4. Once Someone is an Addict, They’re Always an Addict
Just because someone was once addicted to drugs or alcohol, doesn’t mean they’ll be an addict for the rest of their life. Although relapse is a very real reality, there have been countless people who have successfully overcome addiction. The misconception that once someone’s an addict isn’t just wrong, but can predispose people to subconsciously believe that they’ll never overcome addiction. Addiction isn’t something that’s guaranteed to be something struggles with for the rest of their life, and is one of the most deluding misconceptions about addiction there is.
5. Prescription Medication Isn’t Addictive
To say that prescription medicine isn’t addictive is one of the greatest myths about addiction there is. Because they are legal and readily prescribed, many people believe they have no potential for abuse. The use of prescription opioids however, has become an epidemic, and there are over 15 million people in the US alone abusing these prescription medications. Not only do some prescriptions hold a high potential for addiction, but they can prove to be fatal as well.
Medical emergencies that have occurred due to prescription medication abuse increased 132% over the last seven years, with the rise in opiates being over 180%. Overdose rates are the highest we have ever seen, and the use of prescription medication continues to rise. The rapid rise of heroin abuse is directly related to prescription medication addiction as it provides the same effect, but at a fraction of the cost.
6. Alcohol Addiction Isn’t as Bad as Drug Addiction
Because alcohol use is socially acceptable (and even encouraged), and addiction to alcohol isn’t thought of to be as serious as addiction to drugs. Alcohol is legal, which leads people to assume that it’s not as bad as drug use. Nothing, however, could be further from the truth.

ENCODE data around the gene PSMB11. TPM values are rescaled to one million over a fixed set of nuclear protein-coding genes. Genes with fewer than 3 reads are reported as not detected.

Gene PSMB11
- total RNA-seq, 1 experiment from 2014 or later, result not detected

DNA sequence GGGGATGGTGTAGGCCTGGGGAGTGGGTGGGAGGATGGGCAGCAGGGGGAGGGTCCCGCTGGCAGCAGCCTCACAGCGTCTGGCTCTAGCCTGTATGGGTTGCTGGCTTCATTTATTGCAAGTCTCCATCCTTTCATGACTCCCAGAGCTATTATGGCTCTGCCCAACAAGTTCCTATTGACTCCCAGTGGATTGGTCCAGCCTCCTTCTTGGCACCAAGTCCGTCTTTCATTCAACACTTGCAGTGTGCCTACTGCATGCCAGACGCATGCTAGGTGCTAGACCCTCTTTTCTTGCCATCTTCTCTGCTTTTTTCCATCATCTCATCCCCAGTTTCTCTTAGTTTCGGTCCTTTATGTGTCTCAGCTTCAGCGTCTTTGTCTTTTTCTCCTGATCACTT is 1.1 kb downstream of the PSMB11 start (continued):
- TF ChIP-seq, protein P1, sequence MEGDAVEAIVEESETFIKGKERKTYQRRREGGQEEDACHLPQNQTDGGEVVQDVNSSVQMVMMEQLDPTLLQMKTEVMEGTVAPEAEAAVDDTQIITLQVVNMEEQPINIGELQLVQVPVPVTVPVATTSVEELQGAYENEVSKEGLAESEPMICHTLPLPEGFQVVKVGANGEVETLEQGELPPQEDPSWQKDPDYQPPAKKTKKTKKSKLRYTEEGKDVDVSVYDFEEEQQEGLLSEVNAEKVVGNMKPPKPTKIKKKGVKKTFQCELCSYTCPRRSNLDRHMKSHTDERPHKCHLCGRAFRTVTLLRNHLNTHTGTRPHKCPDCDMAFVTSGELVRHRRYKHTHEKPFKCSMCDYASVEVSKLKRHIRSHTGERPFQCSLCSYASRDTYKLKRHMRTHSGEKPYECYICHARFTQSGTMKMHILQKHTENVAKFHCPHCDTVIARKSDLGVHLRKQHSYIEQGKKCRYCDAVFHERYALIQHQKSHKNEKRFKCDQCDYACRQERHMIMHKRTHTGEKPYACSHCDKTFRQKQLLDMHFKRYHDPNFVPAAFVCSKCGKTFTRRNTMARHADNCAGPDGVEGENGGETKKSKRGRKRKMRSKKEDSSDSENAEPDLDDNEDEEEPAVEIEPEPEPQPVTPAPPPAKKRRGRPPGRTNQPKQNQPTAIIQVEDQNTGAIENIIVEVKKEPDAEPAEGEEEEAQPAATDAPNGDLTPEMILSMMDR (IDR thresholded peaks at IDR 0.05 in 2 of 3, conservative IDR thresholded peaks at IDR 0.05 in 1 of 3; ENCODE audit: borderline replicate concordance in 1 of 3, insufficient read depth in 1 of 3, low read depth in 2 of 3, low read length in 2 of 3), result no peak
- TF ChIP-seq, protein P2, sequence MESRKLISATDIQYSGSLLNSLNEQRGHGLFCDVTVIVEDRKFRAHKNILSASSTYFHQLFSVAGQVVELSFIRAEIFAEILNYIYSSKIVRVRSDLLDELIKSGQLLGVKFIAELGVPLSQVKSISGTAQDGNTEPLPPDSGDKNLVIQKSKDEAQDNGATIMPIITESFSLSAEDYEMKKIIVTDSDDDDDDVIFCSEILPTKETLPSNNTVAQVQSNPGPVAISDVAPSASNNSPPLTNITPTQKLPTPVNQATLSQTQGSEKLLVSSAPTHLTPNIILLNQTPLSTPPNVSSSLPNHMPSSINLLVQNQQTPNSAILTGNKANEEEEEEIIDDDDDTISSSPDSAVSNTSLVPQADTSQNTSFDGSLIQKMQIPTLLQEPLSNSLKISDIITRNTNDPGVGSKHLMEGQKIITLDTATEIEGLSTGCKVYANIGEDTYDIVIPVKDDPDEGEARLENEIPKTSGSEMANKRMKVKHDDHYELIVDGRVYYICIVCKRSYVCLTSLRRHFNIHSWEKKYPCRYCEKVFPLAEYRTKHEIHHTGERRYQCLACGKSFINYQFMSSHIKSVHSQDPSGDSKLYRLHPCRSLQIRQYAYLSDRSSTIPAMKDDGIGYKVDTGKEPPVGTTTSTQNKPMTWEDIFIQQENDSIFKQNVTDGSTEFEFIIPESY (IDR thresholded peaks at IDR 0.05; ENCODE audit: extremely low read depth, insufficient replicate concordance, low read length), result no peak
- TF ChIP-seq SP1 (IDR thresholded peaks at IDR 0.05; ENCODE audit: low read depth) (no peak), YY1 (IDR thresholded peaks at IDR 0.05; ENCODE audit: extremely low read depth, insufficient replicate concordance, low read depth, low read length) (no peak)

Alcohol has the potential to ruin people’s lives and can become a truly dangerous addiction. Not only is it widely available, but can cause irreparable damage to addicts and their families. All addictions are dangerous, and alcohol can prove to be just as damaging as some of the worst cases of drug addiction.
7. There is Only One Method of Treatment
It’s commonly misunderstood that there’s a one-size-fits-all approach to treating addiction. 12-step programs and standardized inpatient or outpatient care, however, aren’t the only methods there are when it comes to treating addiction. Alternative approaches to addiction, such as ibogaine treatment and ayahuasca are becoming more common.
People respond to different types of treatment in different ways, and what works for one person doesn’t always work for the next. Understanding that there are alternatives (and exploring what works right for you or your addicted loved one) can make a monumental difference in successfully choosing the right addiction treatment.
Although there will always be misunderstanding about addiction and the many facets it entails, being informed of what’s true and what’s false can help someone better understand what it takes to truly overcome addiction for good.